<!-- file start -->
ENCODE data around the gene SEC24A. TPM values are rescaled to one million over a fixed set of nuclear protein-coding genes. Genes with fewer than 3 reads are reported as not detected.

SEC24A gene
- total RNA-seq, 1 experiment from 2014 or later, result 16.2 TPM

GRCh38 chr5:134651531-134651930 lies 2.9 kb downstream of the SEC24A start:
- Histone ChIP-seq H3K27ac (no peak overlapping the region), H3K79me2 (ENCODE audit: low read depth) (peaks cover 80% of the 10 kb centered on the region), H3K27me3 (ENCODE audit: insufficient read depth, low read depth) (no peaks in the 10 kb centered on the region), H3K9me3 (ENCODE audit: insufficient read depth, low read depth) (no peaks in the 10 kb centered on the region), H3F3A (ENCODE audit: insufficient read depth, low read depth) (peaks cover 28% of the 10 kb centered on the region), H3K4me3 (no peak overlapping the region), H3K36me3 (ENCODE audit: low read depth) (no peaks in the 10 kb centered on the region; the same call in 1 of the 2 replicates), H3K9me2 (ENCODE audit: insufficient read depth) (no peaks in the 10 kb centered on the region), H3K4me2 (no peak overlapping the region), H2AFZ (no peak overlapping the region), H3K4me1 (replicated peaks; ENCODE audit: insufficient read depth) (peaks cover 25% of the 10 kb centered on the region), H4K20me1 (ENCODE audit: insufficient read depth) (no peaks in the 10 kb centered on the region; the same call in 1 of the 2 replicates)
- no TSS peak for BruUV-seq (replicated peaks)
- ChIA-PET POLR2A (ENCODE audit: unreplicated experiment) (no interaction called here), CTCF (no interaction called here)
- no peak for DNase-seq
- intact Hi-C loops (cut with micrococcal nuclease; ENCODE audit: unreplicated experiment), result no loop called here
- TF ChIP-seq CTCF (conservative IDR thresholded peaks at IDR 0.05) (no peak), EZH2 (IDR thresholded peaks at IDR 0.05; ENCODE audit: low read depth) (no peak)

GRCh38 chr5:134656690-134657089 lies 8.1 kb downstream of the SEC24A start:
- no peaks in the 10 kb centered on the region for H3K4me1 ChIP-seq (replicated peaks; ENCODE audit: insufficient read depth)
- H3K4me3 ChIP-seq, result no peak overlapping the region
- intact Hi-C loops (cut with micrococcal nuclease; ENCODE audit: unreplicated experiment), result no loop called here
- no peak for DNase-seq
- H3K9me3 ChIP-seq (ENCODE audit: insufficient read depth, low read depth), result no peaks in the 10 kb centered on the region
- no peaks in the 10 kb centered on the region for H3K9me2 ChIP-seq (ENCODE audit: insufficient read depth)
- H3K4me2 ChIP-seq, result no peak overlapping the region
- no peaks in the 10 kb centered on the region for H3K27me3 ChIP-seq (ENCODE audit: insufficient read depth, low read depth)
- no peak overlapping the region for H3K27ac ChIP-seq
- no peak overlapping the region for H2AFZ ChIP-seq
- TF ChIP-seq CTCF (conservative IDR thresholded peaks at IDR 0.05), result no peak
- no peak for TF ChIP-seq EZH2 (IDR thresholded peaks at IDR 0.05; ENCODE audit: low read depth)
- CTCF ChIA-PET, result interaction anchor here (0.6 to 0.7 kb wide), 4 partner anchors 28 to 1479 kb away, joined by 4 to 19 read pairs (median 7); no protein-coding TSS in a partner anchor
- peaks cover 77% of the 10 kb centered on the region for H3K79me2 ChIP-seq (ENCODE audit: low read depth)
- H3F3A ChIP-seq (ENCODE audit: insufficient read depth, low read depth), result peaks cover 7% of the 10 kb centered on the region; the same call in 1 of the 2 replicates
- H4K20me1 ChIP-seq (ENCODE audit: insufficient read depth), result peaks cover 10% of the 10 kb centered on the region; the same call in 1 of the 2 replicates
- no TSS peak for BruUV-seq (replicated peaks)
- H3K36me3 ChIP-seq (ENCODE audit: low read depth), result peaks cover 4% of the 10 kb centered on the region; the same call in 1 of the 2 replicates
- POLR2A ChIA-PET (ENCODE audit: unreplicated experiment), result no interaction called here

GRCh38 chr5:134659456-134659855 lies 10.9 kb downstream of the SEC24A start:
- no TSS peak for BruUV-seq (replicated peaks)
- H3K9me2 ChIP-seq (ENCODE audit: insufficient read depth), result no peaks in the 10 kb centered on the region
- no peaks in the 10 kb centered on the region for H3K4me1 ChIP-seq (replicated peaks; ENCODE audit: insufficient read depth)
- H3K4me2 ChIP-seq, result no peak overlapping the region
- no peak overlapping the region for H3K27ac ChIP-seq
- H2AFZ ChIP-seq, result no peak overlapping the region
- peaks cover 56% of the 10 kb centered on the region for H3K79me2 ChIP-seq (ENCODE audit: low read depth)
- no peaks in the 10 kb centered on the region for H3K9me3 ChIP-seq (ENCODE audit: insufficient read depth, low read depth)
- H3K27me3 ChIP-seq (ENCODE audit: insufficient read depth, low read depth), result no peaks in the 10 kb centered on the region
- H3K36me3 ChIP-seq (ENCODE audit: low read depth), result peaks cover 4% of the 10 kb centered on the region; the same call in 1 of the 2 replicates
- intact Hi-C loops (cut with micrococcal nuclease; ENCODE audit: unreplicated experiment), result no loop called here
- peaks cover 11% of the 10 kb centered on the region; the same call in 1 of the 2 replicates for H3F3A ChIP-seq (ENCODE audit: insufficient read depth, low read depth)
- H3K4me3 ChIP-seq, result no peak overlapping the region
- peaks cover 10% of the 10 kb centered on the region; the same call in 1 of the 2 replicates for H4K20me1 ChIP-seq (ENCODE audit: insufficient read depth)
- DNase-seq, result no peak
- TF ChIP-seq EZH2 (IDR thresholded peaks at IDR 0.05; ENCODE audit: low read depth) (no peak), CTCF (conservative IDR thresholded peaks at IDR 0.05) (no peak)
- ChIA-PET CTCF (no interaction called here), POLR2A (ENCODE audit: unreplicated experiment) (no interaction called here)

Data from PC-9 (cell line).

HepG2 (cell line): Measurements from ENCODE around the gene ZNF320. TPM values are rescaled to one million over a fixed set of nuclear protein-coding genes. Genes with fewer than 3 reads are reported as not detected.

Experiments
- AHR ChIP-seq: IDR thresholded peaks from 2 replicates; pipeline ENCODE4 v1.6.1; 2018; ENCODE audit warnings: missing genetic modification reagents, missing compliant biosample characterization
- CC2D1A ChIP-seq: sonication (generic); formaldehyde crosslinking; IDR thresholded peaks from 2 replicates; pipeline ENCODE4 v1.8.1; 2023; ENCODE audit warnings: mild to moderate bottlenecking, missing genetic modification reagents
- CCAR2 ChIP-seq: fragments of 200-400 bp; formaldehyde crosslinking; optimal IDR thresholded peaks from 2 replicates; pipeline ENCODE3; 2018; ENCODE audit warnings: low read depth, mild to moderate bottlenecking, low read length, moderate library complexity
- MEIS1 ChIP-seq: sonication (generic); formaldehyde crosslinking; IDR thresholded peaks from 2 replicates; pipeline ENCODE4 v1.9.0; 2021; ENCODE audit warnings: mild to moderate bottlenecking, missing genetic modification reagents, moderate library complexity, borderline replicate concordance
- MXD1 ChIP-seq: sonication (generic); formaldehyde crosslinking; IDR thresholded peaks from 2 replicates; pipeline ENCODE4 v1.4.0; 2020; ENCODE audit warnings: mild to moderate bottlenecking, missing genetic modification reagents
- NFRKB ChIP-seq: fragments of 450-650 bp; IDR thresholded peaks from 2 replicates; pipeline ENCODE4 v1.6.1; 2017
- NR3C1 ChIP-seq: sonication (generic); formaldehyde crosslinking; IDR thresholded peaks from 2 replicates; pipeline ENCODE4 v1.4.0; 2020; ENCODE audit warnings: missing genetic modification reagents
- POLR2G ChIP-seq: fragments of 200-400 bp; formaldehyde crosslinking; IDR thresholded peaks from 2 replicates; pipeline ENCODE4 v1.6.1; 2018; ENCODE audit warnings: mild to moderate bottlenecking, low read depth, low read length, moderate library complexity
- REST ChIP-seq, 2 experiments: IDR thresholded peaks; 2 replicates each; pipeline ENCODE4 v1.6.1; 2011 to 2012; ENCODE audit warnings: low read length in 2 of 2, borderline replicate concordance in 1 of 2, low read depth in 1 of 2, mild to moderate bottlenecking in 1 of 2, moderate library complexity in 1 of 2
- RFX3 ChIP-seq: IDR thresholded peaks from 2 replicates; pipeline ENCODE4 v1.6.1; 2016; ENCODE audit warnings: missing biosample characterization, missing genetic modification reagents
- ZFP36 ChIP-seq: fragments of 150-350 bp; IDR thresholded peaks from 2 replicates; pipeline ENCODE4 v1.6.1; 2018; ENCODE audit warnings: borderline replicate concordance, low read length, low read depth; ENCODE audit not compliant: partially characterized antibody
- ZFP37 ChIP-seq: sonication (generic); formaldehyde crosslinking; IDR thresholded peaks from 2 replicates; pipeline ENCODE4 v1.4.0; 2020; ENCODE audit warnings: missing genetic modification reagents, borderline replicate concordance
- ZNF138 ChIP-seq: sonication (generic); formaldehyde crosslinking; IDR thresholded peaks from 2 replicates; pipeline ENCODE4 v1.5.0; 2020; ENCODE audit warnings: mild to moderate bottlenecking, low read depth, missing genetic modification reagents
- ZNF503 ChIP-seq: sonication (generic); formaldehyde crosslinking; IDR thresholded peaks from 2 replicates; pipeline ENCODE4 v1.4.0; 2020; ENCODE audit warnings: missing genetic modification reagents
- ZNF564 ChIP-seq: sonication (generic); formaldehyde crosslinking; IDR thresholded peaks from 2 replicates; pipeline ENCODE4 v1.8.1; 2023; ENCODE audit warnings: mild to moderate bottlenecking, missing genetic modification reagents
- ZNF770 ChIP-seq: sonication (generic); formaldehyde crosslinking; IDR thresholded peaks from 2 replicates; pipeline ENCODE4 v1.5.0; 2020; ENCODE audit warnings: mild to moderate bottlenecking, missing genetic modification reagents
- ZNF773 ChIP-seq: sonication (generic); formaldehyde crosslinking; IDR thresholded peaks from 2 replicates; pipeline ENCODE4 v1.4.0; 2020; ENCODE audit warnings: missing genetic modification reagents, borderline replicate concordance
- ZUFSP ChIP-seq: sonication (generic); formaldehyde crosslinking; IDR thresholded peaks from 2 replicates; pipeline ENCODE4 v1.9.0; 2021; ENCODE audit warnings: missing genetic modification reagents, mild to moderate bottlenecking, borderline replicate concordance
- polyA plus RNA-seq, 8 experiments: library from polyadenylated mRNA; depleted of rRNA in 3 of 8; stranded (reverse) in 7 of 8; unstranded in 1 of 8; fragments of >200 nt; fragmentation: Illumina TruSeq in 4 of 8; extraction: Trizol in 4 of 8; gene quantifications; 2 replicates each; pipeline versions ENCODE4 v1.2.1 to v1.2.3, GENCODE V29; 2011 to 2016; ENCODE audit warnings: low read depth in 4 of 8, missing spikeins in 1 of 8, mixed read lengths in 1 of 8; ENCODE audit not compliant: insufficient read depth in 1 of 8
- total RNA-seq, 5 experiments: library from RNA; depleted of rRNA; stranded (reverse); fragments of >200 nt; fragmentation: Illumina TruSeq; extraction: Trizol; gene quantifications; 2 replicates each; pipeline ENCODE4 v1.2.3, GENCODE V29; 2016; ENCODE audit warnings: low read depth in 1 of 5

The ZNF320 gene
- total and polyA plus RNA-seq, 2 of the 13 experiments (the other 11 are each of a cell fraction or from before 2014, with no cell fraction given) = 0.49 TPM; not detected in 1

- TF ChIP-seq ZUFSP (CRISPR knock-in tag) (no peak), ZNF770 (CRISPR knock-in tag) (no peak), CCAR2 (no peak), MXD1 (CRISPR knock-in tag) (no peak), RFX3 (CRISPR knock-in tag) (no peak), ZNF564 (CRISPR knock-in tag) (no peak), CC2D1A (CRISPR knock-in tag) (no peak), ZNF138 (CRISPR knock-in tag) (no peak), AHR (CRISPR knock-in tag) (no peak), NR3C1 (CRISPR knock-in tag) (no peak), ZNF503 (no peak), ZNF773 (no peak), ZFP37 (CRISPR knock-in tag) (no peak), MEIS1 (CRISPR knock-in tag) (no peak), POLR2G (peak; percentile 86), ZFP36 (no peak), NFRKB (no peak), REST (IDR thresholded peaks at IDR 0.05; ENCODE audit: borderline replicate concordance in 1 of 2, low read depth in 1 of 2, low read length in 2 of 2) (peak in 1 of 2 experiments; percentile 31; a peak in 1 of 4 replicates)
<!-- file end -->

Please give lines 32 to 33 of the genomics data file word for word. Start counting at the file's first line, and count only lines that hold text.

- no TSS peak for BruUV-seq (replicated peaks)
- H3K9me2 ChIP-seq (ENCODE audit: insufficient read depth), result no peaks in the 10 kb centered on the region